U.S. Treasury failed to curb excess 2012 pay at GM, Ally, watchdog says
January 28, 2013
The U.S. Treasury Department "failed to rein in excessive pay" at bailed-out General Motors, Ally Financial Inc., and American International Group Inc., the rescue program's inspector general said.
Sixteen of the 69 top employees at the three companies had 2012 pay packages worth at least $5 million and all but one had total compensation of $1 million or more, the Special Inspector General for the Troubled Asset Relief Program said in a report today.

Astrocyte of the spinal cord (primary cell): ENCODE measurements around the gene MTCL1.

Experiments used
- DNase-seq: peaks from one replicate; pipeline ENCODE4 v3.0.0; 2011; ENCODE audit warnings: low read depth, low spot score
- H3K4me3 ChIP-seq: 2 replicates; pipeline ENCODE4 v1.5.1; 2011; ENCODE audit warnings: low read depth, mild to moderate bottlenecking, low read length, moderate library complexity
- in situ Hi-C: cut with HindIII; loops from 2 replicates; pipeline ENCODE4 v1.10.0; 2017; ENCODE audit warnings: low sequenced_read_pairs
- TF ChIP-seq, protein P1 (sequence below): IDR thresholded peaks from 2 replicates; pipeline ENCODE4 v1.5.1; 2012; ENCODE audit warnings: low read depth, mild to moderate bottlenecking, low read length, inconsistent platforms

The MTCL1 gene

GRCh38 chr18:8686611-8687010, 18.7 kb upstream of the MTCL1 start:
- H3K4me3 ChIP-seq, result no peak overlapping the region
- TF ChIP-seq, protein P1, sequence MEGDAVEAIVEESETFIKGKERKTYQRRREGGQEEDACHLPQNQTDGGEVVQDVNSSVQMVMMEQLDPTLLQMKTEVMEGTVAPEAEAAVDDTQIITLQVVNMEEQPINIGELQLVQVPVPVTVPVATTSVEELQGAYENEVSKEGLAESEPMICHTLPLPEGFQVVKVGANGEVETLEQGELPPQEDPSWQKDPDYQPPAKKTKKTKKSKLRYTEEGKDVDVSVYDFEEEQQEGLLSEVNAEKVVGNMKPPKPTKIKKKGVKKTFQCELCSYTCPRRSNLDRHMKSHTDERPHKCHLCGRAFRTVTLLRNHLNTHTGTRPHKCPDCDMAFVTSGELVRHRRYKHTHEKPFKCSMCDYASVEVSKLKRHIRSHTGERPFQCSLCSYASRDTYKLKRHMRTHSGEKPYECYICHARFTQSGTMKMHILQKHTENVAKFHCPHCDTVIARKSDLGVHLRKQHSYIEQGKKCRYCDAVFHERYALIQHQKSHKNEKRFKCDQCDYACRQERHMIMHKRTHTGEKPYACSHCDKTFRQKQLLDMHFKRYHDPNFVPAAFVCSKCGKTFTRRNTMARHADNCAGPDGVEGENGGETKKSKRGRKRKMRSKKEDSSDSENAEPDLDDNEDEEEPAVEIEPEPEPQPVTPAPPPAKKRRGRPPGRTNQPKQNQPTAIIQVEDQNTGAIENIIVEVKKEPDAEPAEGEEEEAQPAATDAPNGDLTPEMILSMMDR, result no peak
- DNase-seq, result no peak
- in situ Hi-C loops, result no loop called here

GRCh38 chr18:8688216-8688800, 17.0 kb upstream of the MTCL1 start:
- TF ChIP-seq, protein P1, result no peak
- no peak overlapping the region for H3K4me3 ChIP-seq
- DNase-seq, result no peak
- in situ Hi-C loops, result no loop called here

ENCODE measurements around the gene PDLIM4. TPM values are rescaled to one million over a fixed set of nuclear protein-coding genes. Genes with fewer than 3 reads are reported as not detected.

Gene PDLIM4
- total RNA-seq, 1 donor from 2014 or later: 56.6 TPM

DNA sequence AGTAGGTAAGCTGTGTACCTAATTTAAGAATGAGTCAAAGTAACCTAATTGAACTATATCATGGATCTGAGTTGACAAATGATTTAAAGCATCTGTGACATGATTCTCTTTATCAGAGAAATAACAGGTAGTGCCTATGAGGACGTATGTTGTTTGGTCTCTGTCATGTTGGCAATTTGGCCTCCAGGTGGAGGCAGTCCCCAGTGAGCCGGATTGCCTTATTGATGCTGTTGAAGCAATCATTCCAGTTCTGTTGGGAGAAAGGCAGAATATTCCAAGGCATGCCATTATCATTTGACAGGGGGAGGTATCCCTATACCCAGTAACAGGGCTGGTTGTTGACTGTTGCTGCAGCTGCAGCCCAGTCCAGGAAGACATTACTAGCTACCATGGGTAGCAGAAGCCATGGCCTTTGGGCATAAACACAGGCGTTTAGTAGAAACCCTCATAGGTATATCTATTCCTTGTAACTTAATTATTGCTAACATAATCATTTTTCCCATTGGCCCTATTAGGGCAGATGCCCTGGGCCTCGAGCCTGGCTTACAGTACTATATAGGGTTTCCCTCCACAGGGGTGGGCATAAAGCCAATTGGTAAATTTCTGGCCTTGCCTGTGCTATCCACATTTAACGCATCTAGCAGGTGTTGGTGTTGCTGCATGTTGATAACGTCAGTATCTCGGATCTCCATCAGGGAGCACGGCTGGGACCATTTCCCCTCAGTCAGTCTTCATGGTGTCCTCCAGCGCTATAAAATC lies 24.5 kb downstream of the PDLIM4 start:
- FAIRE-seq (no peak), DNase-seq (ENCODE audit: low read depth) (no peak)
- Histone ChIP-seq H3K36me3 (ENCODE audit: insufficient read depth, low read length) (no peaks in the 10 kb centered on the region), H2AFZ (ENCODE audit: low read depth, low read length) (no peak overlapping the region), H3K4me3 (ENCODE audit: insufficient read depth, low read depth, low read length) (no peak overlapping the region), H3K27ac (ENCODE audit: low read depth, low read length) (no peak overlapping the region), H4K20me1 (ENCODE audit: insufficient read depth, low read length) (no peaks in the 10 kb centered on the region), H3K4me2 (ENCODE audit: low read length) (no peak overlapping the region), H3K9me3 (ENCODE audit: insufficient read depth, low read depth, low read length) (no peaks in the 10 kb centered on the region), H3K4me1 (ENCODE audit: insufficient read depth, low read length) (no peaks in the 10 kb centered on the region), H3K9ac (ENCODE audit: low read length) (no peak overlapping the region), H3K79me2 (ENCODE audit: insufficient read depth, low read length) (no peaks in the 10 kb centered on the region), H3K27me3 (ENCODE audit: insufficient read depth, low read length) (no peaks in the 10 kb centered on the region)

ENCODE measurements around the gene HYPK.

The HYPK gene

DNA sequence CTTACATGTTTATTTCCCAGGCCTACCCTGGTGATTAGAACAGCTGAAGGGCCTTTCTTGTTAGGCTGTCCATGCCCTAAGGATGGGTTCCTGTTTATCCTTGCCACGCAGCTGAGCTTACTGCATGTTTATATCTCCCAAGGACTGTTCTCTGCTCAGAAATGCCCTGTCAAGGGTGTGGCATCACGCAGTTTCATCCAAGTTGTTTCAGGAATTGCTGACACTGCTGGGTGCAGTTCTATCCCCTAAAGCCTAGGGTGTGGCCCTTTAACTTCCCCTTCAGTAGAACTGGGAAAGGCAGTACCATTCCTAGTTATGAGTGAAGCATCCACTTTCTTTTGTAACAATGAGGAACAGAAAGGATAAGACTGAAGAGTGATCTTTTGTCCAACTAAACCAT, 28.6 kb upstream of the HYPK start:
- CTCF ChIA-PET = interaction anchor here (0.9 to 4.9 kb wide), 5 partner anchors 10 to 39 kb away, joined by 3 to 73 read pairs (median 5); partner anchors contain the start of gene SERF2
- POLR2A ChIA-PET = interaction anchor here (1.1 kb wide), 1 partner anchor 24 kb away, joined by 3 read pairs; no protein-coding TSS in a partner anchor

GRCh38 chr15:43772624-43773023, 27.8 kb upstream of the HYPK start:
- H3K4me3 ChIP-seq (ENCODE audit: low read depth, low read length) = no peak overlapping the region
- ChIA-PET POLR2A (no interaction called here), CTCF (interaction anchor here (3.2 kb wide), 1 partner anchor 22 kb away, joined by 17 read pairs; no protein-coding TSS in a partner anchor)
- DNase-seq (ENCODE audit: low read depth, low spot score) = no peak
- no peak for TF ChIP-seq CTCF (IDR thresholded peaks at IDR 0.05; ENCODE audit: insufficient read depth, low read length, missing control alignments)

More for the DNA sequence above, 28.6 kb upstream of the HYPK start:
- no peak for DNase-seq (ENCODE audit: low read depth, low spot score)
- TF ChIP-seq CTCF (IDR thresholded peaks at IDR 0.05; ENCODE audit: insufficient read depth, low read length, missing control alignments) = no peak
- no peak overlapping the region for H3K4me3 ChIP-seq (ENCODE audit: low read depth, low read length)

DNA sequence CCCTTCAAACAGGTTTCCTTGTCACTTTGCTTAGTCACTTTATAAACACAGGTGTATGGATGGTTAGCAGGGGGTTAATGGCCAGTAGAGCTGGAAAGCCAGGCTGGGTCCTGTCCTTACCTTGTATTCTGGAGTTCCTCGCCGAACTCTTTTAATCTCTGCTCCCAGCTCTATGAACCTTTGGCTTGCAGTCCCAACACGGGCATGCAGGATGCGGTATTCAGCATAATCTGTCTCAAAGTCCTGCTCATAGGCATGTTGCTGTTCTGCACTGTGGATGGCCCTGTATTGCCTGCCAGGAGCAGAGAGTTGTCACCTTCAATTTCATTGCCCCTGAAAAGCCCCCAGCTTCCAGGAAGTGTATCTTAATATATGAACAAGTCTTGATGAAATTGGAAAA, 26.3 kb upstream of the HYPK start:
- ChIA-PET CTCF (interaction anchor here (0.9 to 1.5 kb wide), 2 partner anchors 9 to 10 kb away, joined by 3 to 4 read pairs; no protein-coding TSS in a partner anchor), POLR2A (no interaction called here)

Since much of the compensation is in stock, only three of the executives had cash salaries of more than $1 million.
Despite previous warnings by the special inspector general that the Treasury "lacked robust criteria, policies and procedures" to curb excessive pay, the department "made no meaningful reform to its processes," according to the report.
The Treasury's decisions "were largely driven by the pay proposals" made by GM, Ally and AIG, according to the watchdog known by the acronym SIGTARP.
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